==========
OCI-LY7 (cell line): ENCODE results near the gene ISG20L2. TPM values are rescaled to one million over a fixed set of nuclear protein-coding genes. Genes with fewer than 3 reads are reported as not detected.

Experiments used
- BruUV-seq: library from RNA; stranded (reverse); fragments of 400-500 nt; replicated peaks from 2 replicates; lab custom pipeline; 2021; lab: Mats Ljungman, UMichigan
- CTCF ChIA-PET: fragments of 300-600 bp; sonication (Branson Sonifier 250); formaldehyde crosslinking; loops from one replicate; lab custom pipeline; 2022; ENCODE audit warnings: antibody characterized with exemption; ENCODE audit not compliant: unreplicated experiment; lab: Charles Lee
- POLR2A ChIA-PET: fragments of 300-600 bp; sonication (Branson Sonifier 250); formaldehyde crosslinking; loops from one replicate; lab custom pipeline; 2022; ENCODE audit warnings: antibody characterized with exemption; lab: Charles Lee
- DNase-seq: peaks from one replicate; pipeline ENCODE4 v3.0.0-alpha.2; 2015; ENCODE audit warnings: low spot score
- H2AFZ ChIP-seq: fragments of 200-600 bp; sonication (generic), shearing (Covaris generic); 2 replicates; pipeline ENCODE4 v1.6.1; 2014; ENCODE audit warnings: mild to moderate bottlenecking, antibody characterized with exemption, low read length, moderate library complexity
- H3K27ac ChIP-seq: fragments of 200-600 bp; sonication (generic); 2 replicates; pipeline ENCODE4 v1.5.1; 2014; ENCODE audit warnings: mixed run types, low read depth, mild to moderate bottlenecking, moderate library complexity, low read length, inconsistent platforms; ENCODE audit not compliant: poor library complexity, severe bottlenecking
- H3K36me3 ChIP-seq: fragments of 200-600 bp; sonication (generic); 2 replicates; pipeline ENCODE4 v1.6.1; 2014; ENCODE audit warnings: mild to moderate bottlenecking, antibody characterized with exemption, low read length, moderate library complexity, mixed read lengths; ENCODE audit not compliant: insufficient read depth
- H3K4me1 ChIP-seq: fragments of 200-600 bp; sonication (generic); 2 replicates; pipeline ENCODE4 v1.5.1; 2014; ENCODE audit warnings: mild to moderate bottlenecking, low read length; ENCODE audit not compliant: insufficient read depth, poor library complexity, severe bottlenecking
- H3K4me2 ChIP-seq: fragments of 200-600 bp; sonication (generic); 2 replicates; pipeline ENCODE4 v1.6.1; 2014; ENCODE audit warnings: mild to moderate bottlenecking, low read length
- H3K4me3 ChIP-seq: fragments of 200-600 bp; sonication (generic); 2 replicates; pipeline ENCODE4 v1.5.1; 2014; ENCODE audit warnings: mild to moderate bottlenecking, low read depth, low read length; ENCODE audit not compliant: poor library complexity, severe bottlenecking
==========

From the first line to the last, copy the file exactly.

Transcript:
OCI-LY7 (cell line): ENCODE results near the gene ISG20L2. TPM values are rescaled to one million over a fixed set of nuclear protein-coding genes. Genes with fewer than 3 reads are reported as not detected.

Experiments used
- BruUV-seq: library from RNA; stranded (reverse); fragments of 400-500 nt; replicated peaks from 2 replicates; lab custom pipeline; 2021; lab: Mats Ljungman, UMichigan
- CTCF ChIA-PET: fragments of 300-600 bp; sonication (Branson Sonifier 250); formaldehyde crosslinking; loops from one replicate; lab custom pipeline; 2022; ENCODE audit warnings: antibody characterized with exemption; ENCODE audit not compliant: unreplicated experiment; lab: Charles Lee
- POLR2A ChIA-PET: fragments of 300-600 bp; sonication (Branson Sonifier 250); formaldehyde crosslinking; loops from one replicate; lab custom pipeline; 2022; ENCODE audit warnings: antibody characterized with exemption; lab: Charles Lee
- DNase-seq: peaks from one replicate; pipeline ENCODE4 v3.0.0-alpha.2; 2015; ENCODE audit warnings: low spot score
- H2AFZ ChIP-seq: fragments of 200-600 bp; sonication (generic), shearing (Covaris generic); 2 replicates; pipeline ENCODE4 v1.6.1; 2014; ENCODE audit warnings: mild to moderate bottlenecking, antibody characterized with exemption, low read length, moderate library complexity
- H3K27ac ChIP-seq: fragments of 200-600 bp; sonication (generic); 2 replicates; pipeline ENCODE4 v1.5.1; 2014; ENCODE audit warnings: mixed run types, low read depth, mild to moderate bottlenecking, moderate library complexity, low read length, inconsistent platforms; ENCODE audit not compliant: poor library complexity, severe bottlenecking
- H3K36me3 ChIP-seq: fragments of 200-600 bp; sonication (generic); 2 replicates; pipeline ENCODE4 v1.6.1; 2014; ENCODE audit warnings: mild to moderate bottlenecking, antibody characterized with exemption, low read length, moderate library complexity, mixed read lengths; ENCODE audit not compliant: insufficient read depth
- H3K4me1 ChIP-seq: fragments of 200-600 bp; sonication (generic); 2 replicates; pipeline ENCODE4 v1.5.1; 2014; ENCODE audit warnings: mild to moderate bottlenecking, low read length; ENCODE audit not compliant: insufficient read depth, poor library complexity, severe bottlenecking
- H3K4me2 ChIP-seq: fragments of 200-600 bp; sonication (generic); 2 replicates; pipeline ENCODE4 v1.6.1; 2014; ENCODE audit warnings: mild to moderate bottlenecking, low read length
- H3K4me3 ChIP-seq: fragments of 200-600 bp; sonication (generic); 2 replicates; pipeline ENCODE4 v1.5.1; 2014; ENCODE audit warnings: mild to moderate bottlenecking, low read depth, low read length; ENCODE audit not compliant: poor library complexity, severe bottlenecking